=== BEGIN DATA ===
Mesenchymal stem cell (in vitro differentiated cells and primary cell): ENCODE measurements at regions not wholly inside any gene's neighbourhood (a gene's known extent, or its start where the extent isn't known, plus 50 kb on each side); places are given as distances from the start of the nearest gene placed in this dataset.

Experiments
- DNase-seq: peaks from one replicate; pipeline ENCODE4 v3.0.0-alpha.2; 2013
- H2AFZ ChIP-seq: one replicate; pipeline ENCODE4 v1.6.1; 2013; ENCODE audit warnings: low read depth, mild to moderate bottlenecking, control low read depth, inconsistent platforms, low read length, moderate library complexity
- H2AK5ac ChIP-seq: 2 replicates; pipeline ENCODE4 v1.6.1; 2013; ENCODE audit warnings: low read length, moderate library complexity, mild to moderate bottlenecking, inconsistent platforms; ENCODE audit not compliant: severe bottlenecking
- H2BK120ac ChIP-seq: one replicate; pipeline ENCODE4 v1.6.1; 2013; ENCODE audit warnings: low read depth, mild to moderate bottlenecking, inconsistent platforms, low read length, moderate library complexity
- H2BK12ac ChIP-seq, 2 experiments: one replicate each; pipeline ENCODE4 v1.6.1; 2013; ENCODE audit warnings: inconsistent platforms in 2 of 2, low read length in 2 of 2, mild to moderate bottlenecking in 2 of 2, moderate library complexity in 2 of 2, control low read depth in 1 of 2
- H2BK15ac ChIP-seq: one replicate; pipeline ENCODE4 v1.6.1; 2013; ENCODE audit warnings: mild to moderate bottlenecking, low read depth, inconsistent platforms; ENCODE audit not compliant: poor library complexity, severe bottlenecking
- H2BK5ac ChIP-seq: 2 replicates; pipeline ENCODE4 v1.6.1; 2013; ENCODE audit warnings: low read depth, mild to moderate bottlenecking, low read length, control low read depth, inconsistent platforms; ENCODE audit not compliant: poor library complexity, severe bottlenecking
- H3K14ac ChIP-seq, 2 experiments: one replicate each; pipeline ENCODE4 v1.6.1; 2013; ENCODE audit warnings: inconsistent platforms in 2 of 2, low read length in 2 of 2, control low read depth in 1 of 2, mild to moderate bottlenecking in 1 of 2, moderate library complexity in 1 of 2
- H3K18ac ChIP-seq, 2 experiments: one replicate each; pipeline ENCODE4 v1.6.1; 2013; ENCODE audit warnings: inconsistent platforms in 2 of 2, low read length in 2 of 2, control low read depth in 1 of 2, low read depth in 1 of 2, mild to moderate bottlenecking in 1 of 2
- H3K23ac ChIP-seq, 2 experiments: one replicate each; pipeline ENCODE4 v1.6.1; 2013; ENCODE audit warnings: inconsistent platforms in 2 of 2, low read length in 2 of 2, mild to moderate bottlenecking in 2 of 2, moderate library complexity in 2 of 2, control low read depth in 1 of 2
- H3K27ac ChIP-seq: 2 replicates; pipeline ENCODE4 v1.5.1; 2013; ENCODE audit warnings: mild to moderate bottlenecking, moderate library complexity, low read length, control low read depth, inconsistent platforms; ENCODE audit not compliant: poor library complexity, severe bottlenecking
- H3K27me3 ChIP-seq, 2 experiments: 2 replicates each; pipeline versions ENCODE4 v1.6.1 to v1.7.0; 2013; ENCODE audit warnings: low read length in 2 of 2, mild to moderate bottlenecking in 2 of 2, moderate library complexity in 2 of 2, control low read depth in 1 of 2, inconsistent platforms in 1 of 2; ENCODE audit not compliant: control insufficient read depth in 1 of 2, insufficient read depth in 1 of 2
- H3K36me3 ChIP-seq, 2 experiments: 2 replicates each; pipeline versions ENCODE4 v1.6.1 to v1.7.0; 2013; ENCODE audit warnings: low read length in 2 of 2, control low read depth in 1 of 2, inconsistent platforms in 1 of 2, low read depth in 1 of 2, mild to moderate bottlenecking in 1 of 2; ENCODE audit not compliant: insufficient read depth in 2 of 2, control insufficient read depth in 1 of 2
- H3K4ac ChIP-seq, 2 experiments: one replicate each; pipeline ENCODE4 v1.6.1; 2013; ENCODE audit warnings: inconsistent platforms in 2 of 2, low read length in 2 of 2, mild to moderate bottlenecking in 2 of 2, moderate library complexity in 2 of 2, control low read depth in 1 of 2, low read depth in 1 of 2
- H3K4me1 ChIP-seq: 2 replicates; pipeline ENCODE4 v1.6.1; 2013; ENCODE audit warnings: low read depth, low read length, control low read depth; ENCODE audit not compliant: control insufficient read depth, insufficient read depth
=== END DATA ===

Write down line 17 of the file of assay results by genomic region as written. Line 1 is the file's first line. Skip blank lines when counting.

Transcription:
- H3K4me1 ChIP-seq: 2 replicates; pipeline ENCODE4 v1.6.1; 2013; ENCODE audit warnings: low read depth, low read length, control low read depth; ENCODE audit not compliant: control insufficient read depth, insufficient read depth